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Get ready for some really wild weather. Now on display through December 31, in the Evansville Convention and Visitors Bureau Center for History and Science, Wild Weather an interactive science exhibit designed to help people of all ages understand our ever changing weather.

The heart of Wild Weather is a set of ten exhibits which teach the science of wind, air, heat, light, sound and the water cycle. The exhibits include a five-foot tall tornado, a weather station and exhibits which explain important concepts related to radar tacking, hot air, uneven heating, wind speed, snow drifts, thunder, lightning, the water cycle and microbursts.

Weather can also affect the reliability of the electric delivery systems, which we depend on every day. Lightning, ice storms, tornadoes and winds can cause damage that can lead to power outages. When power lines come down, the power grid shuts down. Learn what you can do to lessen the effects of power outages when they occur and how you can be more prepared when severe weather strikes.

The exhibition features images from the Museum’s Collection of historic regional flood, ice storm and tornado events. Also on display, a historic weather journal by Cleveland Abbe, “The Father or Weather Forecasting,” on loan from the University of Cincinnati.

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Sponsored by:

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Evansville Museum Guild – Tis the Season Tea

Join us for the annual Museum Guild Holiday Tea. This year we are especially pleased to honor Robert, Sr and Becky Zimmermann and their contribution to the Evansville Museum over the years. This year’s event will be hosted at the home of Dr. Jason and Mrs. Lisa Vaughan.

New this year, Diamond Galleria will be hosting a “Pop Up” store and donating a percentage of all sales back to the Museum Guild!

Please call (812) 425-2406 with any questions.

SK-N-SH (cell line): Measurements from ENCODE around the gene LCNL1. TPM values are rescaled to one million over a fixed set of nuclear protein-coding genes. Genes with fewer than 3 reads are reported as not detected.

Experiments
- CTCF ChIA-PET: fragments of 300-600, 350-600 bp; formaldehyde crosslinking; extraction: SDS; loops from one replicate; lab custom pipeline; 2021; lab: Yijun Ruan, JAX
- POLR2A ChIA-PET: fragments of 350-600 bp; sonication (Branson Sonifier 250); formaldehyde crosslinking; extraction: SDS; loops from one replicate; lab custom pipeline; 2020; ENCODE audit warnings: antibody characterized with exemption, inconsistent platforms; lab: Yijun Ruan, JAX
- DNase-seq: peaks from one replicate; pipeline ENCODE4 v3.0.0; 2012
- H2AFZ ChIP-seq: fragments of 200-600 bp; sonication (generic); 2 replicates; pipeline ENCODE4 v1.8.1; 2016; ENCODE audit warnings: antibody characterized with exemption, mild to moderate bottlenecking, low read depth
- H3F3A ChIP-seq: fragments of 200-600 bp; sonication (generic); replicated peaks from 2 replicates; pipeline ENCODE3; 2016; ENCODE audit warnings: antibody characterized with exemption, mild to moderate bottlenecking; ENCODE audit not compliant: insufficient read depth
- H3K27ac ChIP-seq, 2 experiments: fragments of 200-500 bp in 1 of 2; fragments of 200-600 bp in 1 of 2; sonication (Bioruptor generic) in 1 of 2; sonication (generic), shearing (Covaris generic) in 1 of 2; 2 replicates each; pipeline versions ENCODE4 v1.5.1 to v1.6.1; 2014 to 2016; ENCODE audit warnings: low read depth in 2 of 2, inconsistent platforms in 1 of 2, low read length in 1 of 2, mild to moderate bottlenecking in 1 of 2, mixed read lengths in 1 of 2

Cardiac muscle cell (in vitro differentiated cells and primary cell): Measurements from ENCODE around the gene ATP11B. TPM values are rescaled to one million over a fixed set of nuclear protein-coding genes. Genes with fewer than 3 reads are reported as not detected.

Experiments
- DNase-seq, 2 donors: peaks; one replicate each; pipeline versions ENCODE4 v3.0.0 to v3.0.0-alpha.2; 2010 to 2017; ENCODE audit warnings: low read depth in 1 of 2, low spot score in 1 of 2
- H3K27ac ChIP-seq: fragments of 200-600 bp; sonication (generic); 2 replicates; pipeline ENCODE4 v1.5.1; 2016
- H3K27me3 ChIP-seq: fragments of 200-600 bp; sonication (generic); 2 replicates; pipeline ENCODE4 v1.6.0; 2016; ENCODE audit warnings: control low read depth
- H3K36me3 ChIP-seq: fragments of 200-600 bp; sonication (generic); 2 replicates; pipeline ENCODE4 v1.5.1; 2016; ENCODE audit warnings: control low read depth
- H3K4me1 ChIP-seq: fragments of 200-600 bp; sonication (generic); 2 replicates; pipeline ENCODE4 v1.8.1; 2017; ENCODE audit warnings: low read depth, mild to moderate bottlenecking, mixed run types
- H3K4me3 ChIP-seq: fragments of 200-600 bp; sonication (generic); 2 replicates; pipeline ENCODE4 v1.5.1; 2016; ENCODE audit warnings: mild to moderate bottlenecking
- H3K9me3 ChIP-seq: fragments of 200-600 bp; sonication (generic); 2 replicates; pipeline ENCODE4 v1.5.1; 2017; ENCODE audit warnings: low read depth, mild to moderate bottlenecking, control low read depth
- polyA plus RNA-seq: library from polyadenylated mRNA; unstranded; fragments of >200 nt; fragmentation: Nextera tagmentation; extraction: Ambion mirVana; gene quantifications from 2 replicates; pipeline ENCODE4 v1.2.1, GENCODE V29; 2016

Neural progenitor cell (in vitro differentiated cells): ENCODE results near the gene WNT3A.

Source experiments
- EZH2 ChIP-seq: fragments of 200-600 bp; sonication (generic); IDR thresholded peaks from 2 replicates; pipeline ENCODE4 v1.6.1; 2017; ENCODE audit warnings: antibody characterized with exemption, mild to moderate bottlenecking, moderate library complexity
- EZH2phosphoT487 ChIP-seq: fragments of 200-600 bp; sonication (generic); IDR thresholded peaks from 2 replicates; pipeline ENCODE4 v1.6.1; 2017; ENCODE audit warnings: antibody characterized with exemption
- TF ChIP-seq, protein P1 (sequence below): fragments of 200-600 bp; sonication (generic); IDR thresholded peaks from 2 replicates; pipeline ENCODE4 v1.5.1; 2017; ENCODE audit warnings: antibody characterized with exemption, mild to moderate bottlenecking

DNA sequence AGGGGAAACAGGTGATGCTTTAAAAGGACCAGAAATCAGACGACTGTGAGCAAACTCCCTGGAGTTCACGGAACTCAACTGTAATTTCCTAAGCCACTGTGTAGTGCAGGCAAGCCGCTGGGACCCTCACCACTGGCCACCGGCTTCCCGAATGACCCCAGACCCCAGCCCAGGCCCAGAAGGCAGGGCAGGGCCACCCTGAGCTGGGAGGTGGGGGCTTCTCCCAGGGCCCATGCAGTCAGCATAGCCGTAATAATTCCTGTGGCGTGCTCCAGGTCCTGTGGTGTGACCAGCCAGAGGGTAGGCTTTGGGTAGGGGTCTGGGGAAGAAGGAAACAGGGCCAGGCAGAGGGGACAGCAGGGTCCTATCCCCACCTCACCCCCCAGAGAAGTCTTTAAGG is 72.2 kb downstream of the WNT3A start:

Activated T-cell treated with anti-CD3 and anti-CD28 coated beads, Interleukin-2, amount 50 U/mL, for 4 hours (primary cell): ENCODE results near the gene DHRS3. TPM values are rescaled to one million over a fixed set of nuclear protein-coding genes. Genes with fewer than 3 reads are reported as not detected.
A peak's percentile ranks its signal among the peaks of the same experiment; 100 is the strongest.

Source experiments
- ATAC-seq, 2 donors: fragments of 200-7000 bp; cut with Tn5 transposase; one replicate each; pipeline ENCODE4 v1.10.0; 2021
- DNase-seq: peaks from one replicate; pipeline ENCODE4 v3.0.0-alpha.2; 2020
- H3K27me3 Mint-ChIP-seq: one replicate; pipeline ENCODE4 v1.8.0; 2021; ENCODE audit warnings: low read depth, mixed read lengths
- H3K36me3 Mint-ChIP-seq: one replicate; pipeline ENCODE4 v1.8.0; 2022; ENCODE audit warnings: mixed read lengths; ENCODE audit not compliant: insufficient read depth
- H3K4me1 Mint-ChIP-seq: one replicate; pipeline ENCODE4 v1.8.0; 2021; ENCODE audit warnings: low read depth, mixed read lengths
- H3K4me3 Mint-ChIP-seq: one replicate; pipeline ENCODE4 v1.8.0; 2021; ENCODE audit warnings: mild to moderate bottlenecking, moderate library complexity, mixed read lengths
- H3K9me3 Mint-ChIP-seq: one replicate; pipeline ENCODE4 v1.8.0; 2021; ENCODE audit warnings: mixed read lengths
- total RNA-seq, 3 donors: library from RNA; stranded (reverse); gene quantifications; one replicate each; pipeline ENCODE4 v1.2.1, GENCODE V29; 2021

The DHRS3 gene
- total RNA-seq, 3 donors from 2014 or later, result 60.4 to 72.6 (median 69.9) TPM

Sunstruck

Discover the wonders of our sun. Its incredible energy has supported life on earth for millennia but is now threatening our technology and way of life.  Travel to the distant future to discover our sun’s connection to the universe’s cosmic cycle of life and death.

Sunstruck

Discover the wonders of our sun. Its incredible energy has supported life on earth for millennia but is now threatening our technology and way of life.  Travel to the distant future to discover our sun’s connection to the universe’s cosmic cycle of life and death.

Sunstruck

Discover the wonders of our sun. Its incredible energy has supported life on earth for millennia but is now threatening our technology and way of life.  Travel to the distant future to discover our sun’s connection to the universe’s cosmic cycle of life and death.

Sunstruck

Discover the wonders of our sun. Its incredible energy has supported life on earth for millennia but is now threatening our technology and way of life.  Travel to the distant future to discover our sun’s connection to the universe’s cosmic cycle of life and death.

Sunstruck

Discover the wonders of our sun. Its incredible energy has supported life on earth for millennia but is now threatening our technology and way of life.  Travel to the distant future to discover our sun’s connection to the universe’s cosmic cycle of life and death.